While browsing through the Salvation Army thrift store one day, I was stunned & amazed to find this set of .59 baby firkins amongst the vintage salt & pepper shakers! Complete with swinging pegged handles and made in USA, I knew these would be the icing on the cake for topping firkin stacks. I discovered they are plentiful on eBay and Etsy, usually listed as salt & pepper or S & P buckets or churns. By simply filling in the shaker holes with wood filler, these tiny 1940’s firkin replicas become unique top of stack buckets. After filling in the spice shaker holes, I painted these little buckets assorted colors and distressed by using a cardboard fingernail file, then sprayed with a light coat of clear acrylic sealer. These also make great ornaments for hanging on a Spring themed tree or wreath.
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Magazine Racks Hold Up The Stack

 


The largest of firkin buckets often had dividers added inside for use as magazine racks or knitting/sewing project holders. Checking out the books and sewing areas of your favorite thrift stores can result in great firkin finds.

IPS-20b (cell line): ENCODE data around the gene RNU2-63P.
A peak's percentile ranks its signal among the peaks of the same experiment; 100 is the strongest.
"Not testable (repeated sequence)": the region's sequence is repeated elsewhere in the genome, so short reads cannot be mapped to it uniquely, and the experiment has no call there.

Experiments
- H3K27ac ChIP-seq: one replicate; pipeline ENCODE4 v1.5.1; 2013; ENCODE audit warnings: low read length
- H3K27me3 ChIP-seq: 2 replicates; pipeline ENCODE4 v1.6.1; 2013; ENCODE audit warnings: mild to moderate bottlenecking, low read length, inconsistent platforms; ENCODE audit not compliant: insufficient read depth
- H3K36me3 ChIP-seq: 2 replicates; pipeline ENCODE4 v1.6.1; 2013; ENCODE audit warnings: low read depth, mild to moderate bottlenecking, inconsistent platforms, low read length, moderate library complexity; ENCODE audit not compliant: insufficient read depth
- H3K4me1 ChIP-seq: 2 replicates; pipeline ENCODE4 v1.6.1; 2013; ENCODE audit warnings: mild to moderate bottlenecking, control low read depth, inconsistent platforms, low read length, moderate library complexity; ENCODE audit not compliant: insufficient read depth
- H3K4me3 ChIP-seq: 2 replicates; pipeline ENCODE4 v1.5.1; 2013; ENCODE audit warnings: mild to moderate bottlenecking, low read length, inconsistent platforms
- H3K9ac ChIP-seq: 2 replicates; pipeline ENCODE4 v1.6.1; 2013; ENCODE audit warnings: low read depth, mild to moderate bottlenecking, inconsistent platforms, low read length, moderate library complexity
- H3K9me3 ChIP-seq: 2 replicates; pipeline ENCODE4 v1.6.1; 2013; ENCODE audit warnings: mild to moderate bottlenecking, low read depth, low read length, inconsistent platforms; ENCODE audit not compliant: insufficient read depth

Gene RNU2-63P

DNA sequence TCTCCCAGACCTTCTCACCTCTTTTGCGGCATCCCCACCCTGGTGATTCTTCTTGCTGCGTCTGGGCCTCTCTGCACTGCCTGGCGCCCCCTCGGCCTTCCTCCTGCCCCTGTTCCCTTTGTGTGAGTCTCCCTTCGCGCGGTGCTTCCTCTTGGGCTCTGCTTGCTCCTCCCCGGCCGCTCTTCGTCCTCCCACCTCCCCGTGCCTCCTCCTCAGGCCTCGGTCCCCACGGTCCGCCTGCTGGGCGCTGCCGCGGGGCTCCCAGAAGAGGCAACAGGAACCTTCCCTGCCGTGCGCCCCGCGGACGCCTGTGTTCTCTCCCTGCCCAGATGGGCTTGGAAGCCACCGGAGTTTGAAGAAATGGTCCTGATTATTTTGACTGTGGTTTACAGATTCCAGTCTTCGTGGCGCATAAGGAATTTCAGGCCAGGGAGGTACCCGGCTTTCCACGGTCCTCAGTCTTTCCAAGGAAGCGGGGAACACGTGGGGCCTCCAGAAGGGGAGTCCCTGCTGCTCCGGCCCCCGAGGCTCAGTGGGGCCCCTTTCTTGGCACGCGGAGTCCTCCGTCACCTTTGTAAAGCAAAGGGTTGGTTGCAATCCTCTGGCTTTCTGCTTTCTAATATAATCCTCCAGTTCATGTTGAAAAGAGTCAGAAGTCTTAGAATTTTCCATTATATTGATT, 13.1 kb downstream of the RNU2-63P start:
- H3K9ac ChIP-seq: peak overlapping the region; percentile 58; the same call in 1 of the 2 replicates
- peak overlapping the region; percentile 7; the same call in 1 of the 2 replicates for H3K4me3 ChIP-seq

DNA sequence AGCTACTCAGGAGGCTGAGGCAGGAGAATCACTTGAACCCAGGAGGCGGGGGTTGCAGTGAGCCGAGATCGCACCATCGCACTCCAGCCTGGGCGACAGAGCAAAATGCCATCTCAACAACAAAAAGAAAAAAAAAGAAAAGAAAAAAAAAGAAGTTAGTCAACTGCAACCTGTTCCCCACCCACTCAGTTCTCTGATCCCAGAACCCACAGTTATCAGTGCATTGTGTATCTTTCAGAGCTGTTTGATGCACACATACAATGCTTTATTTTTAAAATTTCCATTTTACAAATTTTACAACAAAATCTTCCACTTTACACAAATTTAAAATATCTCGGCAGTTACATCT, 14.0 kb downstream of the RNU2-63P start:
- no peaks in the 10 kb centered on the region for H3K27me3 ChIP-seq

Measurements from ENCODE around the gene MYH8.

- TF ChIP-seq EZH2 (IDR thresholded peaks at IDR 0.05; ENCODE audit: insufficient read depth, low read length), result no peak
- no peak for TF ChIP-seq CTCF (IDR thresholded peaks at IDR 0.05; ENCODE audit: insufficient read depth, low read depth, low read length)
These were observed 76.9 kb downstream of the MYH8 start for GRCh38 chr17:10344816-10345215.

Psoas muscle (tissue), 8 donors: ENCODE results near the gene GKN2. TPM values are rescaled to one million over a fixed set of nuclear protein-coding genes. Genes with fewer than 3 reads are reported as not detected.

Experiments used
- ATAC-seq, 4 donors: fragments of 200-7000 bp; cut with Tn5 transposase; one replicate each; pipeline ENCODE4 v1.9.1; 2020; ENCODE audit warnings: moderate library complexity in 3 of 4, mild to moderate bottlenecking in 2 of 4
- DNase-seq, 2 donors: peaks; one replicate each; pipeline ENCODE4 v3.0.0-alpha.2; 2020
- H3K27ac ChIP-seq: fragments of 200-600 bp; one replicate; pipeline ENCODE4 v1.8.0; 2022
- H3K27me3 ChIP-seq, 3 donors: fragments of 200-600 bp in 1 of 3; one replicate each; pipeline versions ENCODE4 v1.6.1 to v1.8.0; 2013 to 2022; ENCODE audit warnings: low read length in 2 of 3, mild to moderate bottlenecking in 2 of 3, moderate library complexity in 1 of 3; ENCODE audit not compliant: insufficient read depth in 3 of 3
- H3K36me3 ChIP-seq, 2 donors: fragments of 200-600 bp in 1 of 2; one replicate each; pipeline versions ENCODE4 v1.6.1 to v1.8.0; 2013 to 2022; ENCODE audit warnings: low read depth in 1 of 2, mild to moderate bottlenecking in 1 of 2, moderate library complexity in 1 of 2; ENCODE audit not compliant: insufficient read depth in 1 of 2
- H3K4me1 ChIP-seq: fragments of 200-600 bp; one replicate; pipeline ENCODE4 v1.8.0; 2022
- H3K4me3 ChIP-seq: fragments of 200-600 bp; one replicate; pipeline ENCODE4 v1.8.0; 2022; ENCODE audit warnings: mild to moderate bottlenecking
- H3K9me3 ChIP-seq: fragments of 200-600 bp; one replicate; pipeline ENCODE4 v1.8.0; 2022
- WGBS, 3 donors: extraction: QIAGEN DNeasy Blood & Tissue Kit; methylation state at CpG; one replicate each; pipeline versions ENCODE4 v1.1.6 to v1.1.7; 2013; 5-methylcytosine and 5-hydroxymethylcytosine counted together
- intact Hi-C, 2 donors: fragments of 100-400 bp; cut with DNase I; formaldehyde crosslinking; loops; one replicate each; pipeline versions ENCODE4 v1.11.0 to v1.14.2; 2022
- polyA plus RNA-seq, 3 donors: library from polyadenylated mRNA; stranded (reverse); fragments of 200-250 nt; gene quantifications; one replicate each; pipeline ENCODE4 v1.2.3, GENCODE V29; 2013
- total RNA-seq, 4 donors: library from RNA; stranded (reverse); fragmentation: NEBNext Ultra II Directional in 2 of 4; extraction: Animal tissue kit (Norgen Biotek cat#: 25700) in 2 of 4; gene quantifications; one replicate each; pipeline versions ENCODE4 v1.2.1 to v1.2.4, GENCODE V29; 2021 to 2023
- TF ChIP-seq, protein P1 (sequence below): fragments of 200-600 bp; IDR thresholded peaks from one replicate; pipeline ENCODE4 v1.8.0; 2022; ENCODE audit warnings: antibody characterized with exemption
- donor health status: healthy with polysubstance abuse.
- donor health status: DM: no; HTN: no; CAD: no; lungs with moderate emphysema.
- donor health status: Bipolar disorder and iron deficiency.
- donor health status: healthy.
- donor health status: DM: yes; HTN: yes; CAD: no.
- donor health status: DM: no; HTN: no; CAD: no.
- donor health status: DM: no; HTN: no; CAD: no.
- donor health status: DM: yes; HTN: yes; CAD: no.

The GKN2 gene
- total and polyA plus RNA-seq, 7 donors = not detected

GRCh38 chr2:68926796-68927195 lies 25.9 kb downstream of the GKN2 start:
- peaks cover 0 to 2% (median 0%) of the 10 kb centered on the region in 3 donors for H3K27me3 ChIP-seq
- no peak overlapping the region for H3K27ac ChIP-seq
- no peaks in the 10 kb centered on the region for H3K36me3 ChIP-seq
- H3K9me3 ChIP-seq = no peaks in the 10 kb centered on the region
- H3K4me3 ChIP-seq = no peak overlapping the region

I found this huge firkin filled with hunting magazines in the corner of the book section at the local Hospice thrift store, and almost fainted upon peeking at the $4.00 price tag. The volunteer clerk pointed out that there was a similar magazine rack which had been converted into a sewing box that I might be interested in for $3.00, but since it was half-price day on craft supplies I’d be able to buy it for $1.50. Needless to say, I gladly took both of those off her hands and now make a point to check out books & crafts at all thrift stores.
Neither of these large buckets had their original lids, but don’t the lack of lid deter you from buying bargain buckets. A round wooden plate can take the place of missing lids, and work especially well when stacking buckets. I keep a drawer full of thrift store wooden dishes of assorted sizes on hand, they usually only cost pennies, are easy to store, and come in handy for make-do firkin lids. I painted the larger bucket with Colorplace To Die For Red flat interior paint, and the smaller one White semi-gloss interior. Both painted buckets and make-do wooden plate lids were distressed using a palm sander, then rubbed with watered down brown acrylic craft paint on a rag for an antiqued look.